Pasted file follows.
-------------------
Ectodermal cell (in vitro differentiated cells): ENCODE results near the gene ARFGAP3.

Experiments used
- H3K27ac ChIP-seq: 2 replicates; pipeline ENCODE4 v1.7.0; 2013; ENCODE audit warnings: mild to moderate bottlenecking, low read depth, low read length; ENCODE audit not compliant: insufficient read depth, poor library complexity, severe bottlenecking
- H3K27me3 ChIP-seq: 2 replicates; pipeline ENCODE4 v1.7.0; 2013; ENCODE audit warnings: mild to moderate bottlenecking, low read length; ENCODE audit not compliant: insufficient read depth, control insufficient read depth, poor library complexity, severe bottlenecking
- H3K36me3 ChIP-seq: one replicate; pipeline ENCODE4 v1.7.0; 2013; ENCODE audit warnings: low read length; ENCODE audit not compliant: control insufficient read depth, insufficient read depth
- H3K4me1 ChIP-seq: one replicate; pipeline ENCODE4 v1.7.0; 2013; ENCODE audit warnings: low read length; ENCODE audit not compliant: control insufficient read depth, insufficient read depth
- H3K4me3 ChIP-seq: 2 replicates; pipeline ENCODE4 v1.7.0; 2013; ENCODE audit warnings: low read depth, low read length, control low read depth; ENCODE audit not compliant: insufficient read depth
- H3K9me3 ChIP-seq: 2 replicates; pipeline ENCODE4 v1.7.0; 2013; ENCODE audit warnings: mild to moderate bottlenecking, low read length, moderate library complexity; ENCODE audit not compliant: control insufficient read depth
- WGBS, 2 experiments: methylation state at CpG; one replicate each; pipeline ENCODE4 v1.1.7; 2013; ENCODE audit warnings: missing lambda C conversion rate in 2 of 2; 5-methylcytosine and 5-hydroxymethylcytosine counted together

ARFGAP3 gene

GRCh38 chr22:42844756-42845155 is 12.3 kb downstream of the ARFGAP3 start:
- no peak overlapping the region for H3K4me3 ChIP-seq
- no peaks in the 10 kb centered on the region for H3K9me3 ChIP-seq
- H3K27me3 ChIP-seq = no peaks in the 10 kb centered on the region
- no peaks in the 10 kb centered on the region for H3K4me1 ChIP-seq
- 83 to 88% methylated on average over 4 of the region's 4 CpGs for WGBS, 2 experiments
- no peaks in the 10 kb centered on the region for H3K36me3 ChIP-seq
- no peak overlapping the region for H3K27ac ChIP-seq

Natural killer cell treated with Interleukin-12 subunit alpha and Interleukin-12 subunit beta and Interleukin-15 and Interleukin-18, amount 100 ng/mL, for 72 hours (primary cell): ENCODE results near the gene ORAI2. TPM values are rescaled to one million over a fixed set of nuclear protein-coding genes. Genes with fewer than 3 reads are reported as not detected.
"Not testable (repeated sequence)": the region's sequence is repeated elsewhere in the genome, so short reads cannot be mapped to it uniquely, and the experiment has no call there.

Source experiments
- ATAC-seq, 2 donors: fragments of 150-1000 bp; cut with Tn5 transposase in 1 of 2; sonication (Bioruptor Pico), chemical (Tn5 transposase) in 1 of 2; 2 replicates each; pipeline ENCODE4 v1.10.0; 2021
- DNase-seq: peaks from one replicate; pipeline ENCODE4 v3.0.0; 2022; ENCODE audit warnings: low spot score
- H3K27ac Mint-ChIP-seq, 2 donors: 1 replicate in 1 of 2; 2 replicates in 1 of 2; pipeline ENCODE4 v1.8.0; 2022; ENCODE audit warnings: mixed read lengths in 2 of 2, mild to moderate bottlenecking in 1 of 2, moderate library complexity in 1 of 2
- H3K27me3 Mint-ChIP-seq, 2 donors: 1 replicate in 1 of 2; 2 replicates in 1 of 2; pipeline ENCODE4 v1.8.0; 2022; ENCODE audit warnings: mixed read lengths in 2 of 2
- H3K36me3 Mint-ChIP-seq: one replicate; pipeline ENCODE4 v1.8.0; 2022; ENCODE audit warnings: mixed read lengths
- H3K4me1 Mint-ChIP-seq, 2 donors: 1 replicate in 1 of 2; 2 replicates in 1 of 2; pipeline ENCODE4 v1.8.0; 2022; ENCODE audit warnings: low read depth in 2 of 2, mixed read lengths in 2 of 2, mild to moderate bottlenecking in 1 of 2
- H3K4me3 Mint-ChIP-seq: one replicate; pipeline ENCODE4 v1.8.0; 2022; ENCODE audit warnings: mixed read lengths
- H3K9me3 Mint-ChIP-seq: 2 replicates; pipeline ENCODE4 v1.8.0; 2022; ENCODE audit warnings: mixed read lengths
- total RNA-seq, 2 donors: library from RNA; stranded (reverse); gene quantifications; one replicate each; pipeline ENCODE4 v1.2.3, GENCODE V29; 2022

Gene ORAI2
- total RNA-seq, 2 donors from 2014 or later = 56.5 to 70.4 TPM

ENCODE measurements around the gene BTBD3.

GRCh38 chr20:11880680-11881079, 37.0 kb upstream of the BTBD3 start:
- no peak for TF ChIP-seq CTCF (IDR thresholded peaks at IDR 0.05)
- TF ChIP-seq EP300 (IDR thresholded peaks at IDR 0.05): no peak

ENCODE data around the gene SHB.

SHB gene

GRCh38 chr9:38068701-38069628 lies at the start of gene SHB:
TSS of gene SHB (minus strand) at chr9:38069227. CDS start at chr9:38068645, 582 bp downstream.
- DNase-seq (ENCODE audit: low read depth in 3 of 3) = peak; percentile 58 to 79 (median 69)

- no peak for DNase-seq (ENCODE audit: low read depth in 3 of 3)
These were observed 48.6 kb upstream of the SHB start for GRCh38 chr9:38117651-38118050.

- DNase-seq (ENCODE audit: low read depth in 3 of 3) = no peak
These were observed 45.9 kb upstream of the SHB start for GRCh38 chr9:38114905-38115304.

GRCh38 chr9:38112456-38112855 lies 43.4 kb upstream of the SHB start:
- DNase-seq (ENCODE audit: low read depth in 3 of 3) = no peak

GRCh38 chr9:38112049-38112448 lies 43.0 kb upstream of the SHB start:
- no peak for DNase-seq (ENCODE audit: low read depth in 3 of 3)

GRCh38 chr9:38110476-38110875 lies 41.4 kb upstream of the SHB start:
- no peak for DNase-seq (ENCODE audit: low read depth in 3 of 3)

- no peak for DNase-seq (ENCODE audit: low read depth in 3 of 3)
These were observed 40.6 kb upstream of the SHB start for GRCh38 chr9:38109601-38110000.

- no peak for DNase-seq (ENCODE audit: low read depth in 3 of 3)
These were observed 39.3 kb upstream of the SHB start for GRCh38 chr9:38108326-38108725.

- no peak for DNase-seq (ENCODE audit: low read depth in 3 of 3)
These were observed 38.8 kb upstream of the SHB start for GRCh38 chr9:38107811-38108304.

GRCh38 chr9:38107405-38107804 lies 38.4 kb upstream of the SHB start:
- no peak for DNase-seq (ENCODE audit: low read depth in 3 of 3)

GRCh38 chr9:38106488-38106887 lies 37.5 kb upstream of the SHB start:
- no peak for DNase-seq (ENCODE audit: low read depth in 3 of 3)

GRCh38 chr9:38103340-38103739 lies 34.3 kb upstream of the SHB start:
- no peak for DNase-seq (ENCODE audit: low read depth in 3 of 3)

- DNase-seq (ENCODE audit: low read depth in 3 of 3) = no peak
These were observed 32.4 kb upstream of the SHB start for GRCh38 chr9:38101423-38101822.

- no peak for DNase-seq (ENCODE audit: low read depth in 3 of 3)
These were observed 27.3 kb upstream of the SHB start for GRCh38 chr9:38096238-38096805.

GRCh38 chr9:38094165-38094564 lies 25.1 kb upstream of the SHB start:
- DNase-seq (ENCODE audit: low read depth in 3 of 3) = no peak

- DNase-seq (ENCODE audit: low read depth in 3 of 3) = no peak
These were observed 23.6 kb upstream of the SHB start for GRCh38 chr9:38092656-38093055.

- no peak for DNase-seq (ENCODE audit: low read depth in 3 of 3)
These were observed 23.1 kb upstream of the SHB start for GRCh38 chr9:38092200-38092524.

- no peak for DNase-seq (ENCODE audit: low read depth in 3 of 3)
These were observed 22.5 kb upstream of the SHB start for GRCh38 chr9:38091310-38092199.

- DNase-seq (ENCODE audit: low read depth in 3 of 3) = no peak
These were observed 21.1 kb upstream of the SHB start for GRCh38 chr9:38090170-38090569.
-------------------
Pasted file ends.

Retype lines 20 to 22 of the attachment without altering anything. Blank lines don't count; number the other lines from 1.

"Not testable (repeated sequence)": the region's sequence is repeated elsewhere in the genome, so short reads cannot be mapped to it uniquely, and the experiment has no call there.

Source experiments
- ATAC-seq, 2 donors: fragments of 150-1000 bp; cut with Tn5 transposase in 1 of 2; sonication (Bioruptor Pico), chemical (Tn5 transposase) in 1 of 2; 2 replicates each; pipeline ENCODE4 v1.10.0; 2021